One New Year’s Day morning, my dad and I stumbled across the opening scene of Fight Club on Showtime. We both laughed at the idea of watching it, because most people still just knew it as the Brad Pitt movie with the dumb line about The Rules of a club where men do punches for man-reasons. We then spent two hours together, laughing and shouting at the darkest, smartest comedy we’d ever seen, catching us completely off-guard. Yes, there is a very special bonding moment between father and son when you both make sure it’s OK to laugh at Helena Bonham Carter’s (improvised) line “I haven’t been fucked like that since grade school.”
So like all other disaffected white “creative” dudes, I did my time in the Chuck Palahniuk fandom. I immediately plowed through all of his books, with a mix of worship and disappointment as I noticed he had a specific set of tropes he returned to repeatedly, but it was buried under so much comedic, confessional prose that I didn’t care. Palahniuk, at a point, becomes like watching a magician whose only trick is making various things disappear into a hat. The objects change, but they keep disappearing into that hat. Also, the hat is his butthole. You see what I’m saying?
every Chuck Palahniuk novel should be called "I'm Reading a Book (No Homo)"— Disreputable Bog Man (@bobservo) January 20, 2016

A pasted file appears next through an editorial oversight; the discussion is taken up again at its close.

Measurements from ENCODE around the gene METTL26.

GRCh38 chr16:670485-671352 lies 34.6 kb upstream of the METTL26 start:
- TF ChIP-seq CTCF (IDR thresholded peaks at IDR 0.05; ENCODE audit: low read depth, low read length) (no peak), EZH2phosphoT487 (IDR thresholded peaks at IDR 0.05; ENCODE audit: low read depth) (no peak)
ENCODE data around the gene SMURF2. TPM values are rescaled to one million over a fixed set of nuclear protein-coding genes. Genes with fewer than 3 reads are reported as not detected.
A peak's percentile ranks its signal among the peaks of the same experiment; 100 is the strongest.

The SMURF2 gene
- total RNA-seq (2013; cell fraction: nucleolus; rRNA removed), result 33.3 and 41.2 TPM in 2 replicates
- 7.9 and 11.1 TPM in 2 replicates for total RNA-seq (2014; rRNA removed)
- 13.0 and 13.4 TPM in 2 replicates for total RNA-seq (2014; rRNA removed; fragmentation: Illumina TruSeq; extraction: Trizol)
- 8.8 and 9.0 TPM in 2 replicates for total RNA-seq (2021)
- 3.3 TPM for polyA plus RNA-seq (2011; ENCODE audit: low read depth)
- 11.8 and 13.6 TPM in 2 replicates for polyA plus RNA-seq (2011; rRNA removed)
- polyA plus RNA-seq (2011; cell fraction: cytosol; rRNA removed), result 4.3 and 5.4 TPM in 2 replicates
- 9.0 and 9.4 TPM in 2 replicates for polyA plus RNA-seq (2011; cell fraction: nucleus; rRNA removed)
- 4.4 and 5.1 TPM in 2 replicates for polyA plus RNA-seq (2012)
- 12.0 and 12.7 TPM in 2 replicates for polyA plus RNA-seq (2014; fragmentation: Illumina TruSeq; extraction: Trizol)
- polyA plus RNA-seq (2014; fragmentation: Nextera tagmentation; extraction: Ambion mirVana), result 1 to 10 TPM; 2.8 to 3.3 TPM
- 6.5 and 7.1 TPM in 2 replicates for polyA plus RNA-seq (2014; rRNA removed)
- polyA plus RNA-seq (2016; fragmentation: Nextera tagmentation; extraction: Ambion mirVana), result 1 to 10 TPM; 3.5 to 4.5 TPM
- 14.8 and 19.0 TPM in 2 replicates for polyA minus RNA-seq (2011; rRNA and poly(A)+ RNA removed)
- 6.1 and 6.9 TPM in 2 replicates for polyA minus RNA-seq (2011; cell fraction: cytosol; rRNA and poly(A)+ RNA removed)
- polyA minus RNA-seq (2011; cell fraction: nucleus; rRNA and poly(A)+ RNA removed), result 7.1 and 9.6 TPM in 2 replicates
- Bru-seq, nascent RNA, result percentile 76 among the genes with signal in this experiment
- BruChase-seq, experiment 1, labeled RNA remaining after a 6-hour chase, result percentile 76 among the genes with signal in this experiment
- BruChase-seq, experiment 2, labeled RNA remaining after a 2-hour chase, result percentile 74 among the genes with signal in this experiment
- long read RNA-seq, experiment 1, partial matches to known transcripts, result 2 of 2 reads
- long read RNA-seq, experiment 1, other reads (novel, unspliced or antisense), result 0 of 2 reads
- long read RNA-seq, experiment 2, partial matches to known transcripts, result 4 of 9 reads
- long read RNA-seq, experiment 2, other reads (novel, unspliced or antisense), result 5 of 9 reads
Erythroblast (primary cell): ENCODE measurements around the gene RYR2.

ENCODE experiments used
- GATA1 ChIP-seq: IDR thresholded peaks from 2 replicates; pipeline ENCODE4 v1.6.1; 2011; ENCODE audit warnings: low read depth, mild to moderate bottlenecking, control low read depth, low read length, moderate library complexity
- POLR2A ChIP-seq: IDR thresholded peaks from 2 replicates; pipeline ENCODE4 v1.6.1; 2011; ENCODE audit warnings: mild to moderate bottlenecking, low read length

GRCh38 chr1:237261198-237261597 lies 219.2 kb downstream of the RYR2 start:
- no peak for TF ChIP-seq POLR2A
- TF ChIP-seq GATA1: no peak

All of this plays into my overwhelming worship and unending disappointment in the movie adaptation of Choke.
In 2008, Fox Searchlight unceremoniously dumped Choke into distribution. Clark Gregg (better known to all of you now as Phil Coulson from S.H.I.E.L.D.) grabbed the rights, adapted the script, and directed this alternate view on Palahniuk. So while I’m not the biggest Marvel guy in the world, this was when Gregg became a hero of mine — for taking on something he had to know he could never do right.
Choke is, like so much Palahniuk, just a shitshow of plots. It focuses on a sex addict who attends rehab groups despite having no desire to rehab (very Fight Clubby) and spends his days working in one of those time-period specific Colonial theme parks. Straight forward to this point, yes? Well, to make money, our protagonist pretends to choke (aw shit he said the title) in public places, and the people who save him feel forever connected to his life and will often send financial rewards in exchange for how heroic he made them feel. This part is super clever and also unfortunately repeatable, if you’ve run up a $10K credit card debt in college. I don’t know why I know that, I just know that.
From here, we get into the Spiraling Palahniuk Problem. Our protagonist, Victor, is struggling to pay the ever escalating costs of keeping his mentally ill mother alive. As a child, she basically ran a Fight Club-ish series of anti-establishment tricks/games on him, and she has never revealed who his father is. Thanks to an unorthodox nurse, a stripper, and a chronic masturbator, Victor is accidentally privy to the conspiracy that he is a clone grown from the foreskin of Jesus Christ.
And… that’s where we bail.